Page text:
Whether Helm or Not, 2
We had a veritable flood of entries to this week’s Puzzle. To review, it went like this:
Some cruising sailors entered a local race series, and to improve their chances they decided to lighten ship. They took off their diving gear, books, extra clothing, and all the other stuff that tends to accumulate on a cruising vessel. They even offloaded their chain rodes and anchors, figuring they wouldn’t need them to go around the buoys, sent down some spare halyards, and retuned the rig.
The boat was definitely faster after all this, but the sailors were shocked that what had previously been a significant amount of weather helm had suddenly become an alarming amount of lee helm. What factor or factors might have caused this?
Things got off to a slightly rough start when Bob Perry, the Pope of Yacht Design, got the idea that I was promoting an antique method of determining helm balance in the design stage. See, in the old days, naval artichokes saw that getting hulls and sails to balance was tricky, so they came up with rules of thumb to determine how hull area and shape would relate to sail area and shape. The method worked, sort of, but it also produced a lot of vessels with infamously bad helm manners. You can read more about this in Skene’s Elements of Yacht Design. Nowadays things are more refined, and you can find more reliable methods in books like Bob’s, Larsson and Eliasson, and others. The basic idea is that the aerodynamic focal point of the sails (center of effort, or CE) needs to line up pretty closely with the hydrodynamic focal point of the hull (center of lateral resistance, or CLR). In the real world, when the vessel is under way, heel, drag, wind direction, and a host of other variables make this a fairly complex thing to determine. But when it is right, the boat will have a slight tendency to round up. When it is wrong the boat will have a violent tendency to round up (too much weather helm), or a ghastly, terrifying tendency to fall off (lee helm).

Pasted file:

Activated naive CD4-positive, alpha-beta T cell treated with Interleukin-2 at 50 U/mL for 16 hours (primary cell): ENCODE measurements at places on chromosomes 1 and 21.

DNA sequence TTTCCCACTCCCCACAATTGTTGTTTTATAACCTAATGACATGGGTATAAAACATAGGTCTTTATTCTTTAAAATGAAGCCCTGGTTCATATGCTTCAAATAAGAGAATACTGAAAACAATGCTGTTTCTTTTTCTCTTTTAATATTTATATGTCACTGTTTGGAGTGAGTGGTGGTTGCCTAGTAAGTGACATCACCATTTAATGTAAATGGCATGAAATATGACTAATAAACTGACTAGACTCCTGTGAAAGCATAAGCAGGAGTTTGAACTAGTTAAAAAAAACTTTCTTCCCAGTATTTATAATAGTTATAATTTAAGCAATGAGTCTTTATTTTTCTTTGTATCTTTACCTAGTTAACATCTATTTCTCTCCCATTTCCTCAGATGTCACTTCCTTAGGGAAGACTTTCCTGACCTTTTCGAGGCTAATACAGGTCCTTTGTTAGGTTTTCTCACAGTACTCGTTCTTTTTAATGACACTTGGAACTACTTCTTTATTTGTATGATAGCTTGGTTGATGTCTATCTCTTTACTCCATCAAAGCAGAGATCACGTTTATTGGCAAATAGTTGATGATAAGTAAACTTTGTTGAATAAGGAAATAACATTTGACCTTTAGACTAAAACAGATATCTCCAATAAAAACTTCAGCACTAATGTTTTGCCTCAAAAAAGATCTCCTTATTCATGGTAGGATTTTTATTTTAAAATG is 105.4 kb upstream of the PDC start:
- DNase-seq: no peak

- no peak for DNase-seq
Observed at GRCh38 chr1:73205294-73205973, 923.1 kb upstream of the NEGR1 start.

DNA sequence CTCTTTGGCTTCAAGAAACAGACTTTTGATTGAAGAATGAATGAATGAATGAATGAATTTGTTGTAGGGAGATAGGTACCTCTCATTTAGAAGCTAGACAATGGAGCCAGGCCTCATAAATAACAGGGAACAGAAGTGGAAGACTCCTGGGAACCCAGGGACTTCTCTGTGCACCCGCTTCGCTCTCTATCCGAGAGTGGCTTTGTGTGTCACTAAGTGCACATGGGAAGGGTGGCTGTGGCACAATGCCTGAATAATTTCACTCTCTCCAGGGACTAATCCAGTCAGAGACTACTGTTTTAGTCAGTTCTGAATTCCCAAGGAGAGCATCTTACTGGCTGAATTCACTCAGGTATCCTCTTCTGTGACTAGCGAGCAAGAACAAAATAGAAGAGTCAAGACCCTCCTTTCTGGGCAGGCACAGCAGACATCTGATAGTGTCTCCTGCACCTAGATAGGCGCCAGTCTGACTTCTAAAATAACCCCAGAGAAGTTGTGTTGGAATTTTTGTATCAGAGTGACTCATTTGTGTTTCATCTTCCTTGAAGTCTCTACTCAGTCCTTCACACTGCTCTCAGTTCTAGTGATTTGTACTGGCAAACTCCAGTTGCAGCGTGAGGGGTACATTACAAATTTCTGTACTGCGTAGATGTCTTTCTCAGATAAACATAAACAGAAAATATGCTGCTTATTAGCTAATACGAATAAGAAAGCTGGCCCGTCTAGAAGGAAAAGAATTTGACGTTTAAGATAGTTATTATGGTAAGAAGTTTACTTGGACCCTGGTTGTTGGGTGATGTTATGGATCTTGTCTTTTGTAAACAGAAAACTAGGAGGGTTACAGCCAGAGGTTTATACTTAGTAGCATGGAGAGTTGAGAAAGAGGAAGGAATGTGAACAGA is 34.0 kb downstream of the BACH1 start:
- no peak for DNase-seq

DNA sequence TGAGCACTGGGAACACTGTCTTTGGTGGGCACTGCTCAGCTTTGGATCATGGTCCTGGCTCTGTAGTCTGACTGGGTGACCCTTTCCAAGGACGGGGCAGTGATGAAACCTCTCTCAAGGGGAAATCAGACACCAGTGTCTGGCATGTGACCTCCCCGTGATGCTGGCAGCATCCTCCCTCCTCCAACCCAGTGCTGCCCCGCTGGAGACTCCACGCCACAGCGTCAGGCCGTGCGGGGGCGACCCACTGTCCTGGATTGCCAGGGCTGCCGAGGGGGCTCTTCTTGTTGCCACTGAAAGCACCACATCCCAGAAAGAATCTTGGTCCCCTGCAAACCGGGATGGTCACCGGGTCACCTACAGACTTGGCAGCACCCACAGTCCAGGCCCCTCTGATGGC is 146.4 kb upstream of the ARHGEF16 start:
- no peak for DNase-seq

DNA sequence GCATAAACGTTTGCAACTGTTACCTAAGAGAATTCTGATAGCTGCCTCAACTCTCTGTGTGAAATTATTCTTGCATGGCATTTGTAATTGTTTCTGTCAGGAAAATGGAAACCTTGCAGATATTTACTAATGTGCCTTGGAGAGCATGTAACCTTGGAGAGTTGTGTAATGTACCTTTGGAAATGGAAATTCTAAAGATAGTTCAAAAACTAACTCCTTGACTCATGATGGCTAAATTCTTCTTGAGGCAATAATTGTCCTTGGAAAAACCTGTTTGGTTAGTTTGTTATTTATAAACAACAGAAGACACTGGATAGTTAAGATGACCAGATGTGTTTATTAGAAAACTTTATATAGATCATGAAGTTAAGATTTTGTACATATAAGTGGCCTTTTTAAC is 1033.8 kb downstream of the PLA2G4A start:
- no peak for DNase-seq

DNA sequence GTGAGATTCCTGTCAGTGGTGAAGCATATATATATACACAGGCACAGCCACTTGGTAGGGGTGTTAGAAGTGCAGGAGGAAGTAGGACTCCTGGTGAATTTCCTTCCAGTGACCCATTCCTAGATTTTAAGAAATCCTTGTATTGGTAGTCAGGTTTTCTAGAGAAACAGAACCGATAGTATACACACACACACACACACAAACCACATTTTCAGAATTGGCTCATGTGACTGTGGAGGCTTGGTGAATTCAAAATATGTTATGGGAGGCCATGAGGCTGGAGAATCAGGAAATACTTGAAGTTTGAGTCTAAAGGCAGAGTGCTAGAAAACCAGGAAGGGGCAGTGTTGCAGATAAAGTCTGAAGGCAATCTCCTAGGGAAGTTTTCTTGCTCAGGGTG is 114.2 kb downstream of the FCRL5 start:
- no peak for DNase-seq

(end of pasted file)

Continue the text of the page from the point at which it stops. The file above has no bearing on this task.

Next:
I started to detail just the basics of this relationship in preparing this post, and after several pages realized that there was far too much to say just to answer a puzzle. The short form is that, as with the previous puzzle about the effects of running rigging on weather helm, just about everything you do can have a measurable effect on helm balance, inducing either weather helm or lee helm. Just walking around on your boat while it is underway can have such an effect.
One of our more comprehensive entries came from rock star sailmaker Emiliano Marino*, author of The Sailmaker’s Apprentice. He wrote,
“Offhand, I’d say if their ground tackle was stowed up forward and they cleared it out; that would lighten and raise the bow… tending to increase lee helm [this is true for most but not all boats, BT].
“Removing anything aloft would reduce heel, which would also increase lee helm.
“And if, in retuning the rig, they did anything to bring the rig, sails, and sail power forward, that too would increase lee helm. Crew size, weight and position could be a factor.
“Mostly, I’d guess that the weight of all the beer stowed in the lazarette for the race was the culprit.”
To that I would add that, if the rig had been too slack before, the mast would have gone further to leeward, especially when loaded up and on the wind. This is a big cause of weather helm. With a proper tune, the mast would stay further uphill, and this could contribute to moving things toward lee helm. Likewise if the mast had previously been straight, and the tune imposed a proper bend, the CE would have moved forward some.
So, our randomly selected winner from our pool of even remotely correct entries is… Richard Shearley! Be in touch about where to send your Fabulous Prize, which is an autographed copy of Bob Perry’s Yacht Design According to Perry.
Thanks to all of you for your entries! Next week’s Puzzle: Extravagant Purchase.
*He also recently added to our list of the tiny number of running rigging pieces that do not, in normal use, affect helm balance: a tripping reef clewline.
My regular Friday blog post this week is Adventures in Maintenance: Achieving Resonance